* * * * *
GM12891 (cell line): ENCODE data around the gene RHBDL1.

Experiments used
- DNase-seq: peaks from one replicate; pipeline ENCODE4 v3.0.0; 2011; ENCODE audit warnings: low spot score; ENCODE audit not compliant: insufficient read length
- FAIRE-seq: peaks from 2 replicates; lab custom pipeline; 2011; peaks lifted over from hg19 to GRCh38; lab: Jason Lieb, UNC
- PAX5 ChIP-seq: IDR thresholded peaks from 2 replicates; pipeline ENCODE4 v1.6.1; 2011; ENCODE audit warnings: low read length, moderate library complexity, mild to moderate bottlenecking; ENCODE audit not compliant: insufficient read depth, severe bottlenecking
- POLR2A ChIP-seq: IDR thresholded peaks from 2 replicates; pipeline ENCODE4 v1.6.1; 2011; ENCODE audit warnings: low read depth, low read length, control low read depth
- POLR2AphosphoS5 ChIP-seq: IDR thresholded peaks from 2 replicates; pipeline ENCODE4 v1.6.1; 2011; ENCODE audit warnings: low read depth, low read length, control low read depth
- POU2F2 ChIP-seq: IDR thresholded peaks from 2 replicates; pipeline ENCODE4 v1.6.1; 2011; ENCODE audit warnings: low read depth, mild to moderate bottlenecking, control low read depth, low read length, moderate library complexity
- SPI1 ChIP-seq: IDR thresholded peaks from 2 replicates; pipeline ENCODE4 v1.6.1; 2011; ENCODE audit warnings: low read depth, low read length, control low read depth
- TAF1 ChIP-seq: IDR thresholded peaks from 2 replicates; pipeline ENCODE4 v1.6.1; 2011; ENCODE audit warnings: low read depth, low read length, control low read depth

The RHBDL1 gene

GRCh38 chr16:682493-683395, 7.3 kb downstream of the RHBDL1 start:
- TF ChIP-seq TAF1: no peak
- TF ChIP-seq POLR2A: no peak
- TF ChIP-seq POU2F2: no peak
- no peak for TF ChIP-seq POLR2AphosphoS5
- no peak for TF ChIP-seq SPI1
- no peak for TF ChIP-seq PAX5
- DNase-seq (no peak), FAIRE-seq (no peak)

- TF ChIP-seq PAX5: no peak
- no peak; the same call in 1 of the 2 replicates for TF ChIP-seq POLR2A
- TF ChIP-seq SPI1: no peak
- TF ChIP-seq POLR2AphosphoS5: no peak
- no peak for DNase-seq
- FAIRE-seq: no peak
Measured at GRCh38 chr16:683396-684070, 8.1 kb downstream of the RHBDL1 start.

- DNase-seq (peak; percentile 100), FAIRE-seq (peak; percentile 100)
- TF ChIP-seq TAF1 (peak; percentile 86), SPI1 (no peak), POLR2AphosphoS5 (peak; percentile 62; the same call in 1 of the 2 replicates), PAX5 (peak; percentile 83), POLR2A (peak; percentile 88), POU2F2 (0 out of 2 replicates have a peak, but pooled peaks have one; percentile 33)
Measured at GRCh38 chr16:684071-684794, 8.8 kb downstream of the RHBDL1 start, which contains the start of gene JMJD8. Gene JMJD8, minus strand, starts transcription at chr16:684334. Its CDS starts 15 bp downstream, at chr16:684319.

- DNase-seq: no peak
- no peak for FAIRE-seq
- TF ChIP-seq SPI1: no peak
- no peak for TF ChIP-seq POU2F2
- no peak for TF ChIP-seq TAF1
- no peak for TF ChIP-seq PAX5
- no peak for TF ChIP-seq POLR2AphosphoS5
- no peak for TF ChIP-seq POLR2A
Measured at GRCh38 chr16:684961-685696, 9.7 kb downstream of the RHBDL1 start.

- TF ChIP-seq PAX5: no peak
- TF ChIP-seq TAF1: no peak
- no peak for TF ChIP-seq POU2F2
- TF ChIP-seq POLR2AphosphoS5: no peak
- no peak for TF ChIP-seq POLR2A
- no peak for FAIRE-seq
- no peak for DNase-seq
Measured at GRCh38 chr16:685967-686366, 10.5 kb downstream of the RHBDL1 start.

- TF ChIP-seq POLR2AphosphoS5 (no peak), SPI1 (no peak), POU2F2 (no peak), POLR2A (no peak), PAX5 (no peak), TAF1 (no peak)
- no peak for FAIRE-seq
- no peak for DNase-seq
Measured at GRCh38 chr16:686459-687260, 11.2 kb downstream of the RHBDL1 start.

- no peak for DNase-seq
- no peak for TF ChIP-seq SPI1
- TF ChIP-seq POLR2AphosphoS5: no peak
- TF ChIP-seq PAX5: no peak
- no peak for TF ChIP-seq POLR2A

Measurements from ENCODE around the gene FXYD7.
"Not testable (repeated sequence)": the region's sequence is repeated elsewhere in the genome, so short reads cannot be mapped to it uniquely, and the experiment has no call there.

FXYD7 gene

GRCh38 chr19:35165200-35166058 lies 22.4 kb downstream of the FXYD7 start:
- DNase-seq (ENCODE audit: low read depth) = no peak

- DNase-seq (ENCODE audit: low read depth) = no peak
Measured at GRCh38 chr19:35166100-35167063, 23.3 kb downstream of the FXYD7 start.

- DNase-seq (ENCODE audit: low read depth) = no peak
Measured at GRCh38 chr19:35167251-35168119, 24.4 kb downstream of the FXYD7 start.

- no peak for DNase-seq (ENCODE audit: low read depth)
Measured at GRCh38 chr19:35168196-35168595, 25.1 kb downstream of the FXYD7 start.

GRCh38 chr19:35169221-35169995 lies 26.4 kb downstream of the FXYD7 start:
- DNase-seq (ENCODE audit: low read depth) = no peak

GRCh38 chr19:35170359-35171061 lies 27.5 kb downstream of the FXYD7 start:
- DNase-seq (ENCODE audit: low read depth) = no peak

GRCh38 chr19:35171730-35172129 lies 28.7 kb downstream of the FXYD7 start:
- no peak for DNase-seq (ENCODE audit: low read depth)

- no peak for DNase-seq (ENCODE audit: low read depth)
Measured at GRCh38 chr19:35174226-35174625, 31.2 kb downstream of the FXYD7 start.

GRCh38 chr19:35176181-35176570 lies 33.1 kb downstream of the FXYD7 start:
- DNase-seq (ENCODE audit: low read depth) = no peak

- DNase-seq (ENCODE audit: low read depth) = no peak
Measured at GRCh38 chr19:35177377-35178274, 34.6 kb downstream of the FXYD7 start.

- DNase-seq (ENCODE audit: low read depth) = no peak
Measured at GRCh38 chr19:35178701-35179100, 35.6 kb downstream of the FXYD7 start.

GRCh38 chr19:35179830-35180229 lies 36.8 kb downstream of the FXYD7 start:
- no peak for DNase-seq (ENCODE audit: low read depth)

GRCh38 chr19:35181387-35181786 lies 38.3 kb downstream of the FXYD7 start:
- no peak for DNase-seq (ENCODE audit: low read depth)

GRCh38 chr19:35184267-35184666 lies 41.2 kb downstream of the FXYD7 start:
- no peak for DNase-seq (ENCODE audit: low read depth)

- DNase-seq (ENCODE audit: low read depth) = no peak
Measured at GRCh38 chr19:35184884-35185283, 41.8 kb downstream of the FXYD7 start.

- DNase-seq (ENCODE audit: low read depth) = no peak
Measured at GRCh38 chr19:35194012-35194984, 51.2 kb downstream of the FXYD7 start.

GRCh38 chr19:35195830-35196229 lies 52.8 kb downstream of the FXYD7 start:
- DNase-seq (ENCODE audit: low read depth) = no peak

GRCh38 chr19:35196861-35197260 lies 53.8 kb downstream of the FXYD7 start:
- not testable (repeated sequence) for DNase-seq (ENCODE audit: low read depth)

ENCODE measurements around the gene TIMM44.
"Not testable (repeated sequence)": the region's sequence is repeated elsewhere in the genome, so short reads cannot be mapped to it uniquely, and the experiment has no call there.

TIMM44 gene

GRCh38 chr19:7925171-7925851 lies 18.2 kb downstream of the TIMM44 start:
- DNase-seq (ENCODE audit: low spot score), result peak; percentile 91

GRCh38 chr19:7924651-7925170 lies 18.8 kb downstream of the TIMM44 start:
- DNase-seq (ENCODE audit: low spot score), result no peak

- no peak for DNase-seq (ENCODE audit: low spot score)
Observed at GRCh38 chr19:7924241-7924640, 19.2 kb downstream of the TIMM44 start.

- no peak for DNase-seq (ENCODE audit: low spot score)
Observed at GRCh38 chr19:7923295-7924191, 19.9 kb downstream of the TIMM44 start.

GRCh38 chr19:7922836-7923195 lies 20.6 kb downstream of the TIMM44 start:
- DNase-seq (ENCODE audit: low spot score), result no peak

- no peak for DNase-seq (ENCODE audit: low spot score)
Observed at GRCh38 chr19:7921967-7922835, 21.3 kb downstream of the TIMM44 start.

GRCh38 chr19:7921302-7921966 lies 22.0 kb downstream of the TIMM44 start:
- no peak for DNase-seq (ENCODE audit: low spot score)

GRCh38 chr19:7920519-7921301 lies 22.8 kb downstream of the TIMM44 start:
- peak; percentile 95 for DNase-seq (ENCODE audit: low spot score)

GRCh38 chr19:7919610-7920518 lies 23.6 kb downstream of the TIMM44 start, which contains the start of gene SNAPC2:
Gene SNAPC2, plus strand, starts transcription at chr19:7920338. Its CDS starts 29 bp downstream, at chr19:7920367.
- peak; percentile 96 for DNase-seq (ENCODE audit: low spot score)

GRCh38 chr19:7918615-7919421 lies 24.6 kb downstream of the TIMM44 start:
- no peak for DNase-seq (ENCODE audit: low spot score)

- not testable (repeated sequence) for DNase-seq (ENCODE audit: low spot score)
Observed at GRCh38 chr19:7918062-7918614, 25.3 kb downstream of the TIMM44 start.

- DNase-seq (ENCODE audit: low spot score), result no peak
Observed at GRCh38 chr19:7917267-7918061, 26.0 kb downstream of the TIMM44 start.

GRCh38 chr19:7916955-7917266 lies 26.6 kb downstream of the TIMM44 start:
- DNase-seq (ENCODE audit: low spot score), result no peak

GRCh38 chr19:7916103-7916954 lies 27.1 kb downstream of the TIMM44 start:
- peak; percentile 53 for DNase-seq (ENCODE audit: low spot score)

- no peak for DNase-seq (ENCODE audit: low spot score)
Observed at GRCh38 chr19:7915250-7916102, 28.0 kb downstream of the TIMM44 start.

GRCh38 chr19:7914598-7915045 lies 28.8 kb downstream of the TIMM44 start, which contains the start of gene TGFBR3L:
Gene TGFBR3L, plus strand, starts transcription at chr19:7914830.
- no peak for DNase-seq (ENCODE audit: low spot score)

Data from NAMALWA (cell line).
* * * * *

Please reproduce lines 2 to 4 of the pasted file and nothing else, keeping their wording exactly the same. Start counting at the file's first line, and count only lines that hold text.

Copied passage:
Experiments used
- DNase-seq: peaks from one replicate; pipeline ENCODE4 v3.0.0; 2011; ENCODE audit warnings: low spot score; ENCODE audit not compliant: insufficient read length
- FAIRE-seq: peaks from 2 replicates; lab custom pipeline; 2011; peaks lifted over from hg19 to GRCh38; lab: Jason Lieb, UNC